Preparing and printing art photos

Discussion in 'General Shop Talk' started by Inglenook, Oct 25, 2009.

  1. Inglenook

    Inglenook TPF Noob!

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    What (other than the usual Photoshopping) needs to be done to prepare a pic to print a large size (say, 30" x 45"), to insure the best possible quality?

    In the same vein, I'm interested in a good commercial printer, and knowing the best paper that'll give the best impression.
     
  2. KmH

    KmH Helping photographers learn to fish Supporting Member

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    If you're making images with a DSLR you'll likely have to upsize the images to print 30x45.

    The largest pro lab in the country, Millers Professional Imaging's, largest inkjet paper print size is only 30x40. You'll have to shop around for labs that can print 45".

    At any rate, you would need to check with the lab that would be doing your printing work. You should ask for their recommendations for image file preperation and get their inkjet printer ICC profiles from them so you can soft proof before you order images that large.

    If you opt for off-set printing or lithography rather than inkjet printing (also know as Giclee) a whole new subset of requirements are in order.
     
  3. Inglenook

    Inglenook TPF Noob!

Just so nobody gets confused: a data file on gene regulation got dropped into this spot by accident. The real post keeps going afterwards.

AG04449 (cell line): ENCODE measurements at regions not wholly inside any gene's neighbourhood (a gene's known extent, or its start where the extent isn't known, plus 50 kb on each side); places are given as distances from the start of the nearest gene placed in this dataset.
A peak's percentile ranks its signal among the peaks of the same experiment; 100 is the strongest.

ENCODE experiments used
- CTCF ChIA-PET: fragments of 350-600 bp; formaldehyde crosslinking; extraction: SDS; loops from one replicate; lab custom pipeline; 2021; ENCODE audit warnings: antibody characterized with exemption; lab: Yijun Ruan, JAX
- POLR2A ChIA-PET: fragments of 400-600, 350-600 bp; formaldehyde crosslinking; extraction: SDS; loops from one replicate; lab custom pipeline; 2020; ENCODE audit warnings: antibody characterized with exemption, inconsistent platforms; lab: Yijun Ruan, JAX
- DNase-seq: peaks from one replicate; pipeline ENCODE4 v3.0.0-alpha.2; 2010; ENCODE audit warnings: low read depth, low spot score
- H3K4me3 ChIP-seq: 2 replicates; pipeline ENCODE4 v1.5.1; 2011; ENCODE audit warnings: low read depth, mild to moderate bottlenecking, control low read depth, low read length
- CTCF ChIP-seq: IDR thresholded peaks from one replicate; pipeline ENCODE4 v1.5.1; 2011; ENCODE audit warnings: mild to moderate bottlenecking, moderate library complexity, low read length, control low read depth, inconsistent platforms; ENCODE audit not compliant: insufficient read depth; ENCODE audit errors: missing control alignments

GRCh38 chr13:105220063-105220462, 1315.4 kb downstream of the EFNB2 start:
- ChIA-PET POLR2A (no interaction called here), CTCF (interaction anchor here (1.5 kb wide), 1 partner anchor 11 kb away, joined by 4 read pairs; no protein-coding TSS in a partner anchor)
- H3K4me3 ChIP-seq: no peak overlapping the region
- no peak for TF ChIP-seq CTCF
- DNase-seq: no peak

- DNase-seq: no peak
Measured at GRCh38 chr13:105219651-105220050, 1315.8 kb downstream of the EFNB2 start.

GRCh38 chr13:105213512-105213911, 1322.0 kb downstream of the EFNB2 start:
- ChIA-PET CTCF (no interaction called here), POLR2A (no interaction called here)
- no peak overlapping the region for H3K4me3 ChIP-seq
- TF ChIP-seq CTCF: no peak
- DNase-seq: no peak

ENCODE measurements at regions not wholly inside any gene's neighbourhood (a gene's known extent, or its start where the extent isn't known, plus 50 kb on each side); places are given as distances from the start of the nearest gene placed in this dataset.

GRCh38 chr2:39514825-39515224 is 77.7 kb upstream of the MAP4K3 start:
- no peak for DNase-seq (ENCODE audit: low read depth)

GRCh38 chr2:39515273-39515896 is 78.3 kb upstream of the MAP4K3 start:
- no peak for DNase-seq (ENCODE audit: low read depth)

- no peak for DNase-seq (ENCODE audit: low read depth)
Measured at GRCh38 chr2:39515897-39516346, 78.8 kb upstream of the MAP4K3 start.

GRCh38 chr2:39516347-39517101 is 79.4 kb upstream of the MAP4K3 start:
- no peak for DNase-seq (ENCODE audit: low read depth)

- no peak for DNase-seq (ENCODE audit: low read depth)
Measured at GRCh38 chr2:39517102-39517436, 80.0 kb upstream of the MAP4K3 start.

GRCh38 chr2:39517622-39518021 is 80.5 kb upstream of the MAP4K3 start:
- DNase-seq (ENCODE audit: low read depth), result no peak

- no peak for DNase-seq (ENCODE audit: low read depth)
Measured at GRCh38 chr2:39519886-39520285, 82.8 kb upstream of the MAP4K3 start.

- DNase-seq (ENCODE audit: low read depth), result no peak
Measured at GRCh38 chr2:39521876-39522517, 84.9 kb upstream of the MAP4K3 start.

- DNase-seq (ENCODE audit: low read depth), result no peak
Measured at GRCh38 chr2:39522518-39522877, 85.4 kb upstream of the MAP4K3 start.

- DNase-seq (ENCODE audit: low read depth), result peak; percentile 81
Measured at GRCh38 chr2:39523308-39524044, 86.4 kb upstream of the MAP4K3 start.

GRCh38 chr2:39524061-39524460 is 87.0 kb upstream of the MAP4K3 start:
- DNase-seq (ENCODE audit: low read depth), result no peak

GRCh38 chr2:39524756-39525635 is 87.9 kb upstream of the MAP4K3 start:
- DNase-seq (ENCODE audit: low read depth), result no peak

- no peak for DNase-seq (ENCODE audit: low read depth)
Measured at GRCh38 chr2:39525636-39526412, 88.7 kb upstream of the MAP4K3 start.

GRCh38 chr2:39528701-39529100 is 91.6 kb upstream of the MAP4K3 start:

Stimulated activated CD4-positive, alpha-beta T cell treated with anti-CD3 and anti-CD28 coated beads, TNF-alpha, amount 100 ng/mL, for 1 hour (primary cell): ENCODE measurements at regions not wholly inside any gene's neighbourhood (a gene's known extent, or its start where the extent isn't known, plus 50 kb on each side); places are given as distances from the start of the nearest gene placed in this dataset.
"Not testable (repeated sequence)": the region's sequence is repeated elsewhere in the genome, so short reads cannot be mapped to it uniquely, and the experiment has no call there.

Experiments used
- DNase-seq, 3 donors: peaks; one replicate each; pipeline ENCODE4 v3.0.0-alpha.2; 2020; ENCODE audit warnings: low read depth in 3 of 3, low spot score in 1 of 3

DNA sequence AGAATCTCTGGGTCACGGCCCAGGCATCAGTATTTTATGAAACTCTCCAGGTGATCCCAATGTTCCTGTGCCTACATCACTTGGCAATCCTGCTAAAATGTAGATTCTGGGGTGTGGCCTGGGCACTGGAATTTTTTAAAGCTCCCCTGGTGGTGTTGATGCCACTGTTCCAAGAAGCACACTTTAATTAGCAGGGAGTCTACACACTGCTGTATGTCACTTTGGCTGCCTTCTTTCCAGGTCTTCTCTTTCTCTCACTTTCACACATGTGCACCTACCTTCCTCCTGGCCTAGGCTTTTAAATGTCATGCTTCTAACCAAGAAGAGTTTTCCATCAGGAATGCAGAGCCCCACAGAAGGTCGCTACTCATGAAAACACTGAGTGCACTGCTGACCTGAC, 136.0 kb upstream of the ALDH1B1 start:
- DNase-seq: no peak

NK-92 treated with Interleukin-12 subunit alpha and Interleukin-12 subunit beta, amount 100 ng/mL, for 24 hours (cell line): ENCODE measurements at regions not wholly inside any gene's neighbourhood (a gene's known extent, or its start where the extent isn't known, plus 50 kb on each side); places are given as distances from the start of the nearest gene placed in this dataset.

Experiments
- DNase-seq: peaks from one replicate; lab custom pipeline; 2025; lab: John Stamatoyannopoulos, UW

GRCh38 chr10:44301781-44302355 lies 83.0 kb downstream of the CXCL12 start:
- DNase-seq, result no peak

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    Thanks, Keith.
     
  4. loopy

    loopy Brave little froggy...

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    Lithograph is generally more expensive than Giclee, and the quality isn't as good. Offset lithography is a 4 colour process, while inkjet printers used to create Giclees provide 8-12 colours. Not to mention Giclee prints generally have a longer life span.

    Look into Enhanced matte (especially for b&w prints) and the premium photo luster paper. Ask your printer to provide samples so you can get a feel for the paper. Somerset Velvet is also very nice.

    As for set up, ask your printer what they recommend.
     
  5. RancerDS

    RancerDS TPF Noob!

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    When you say "pro lab", you apparently meant they do the lab work for professional photographers. Just called for prices on enlargements and they confirmed they do not process for amateur photographers.
     
  6. KmH

    KmH Helping photographers learn to fish Supporting Member

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    Yes, Millers has an application process that must be completed before you will be accepted as a customer. Many photographers, whose businesses are only part-time are accepted. If you sell any of your images, you may well qualify.

    However, they have a online consumer division www.mpix.com that uses most of the same printing equipment since both (and the new MpixPro) are in the same group of buildings in Pittsburg, Kansas. Mpix prints up to 24x36.
     

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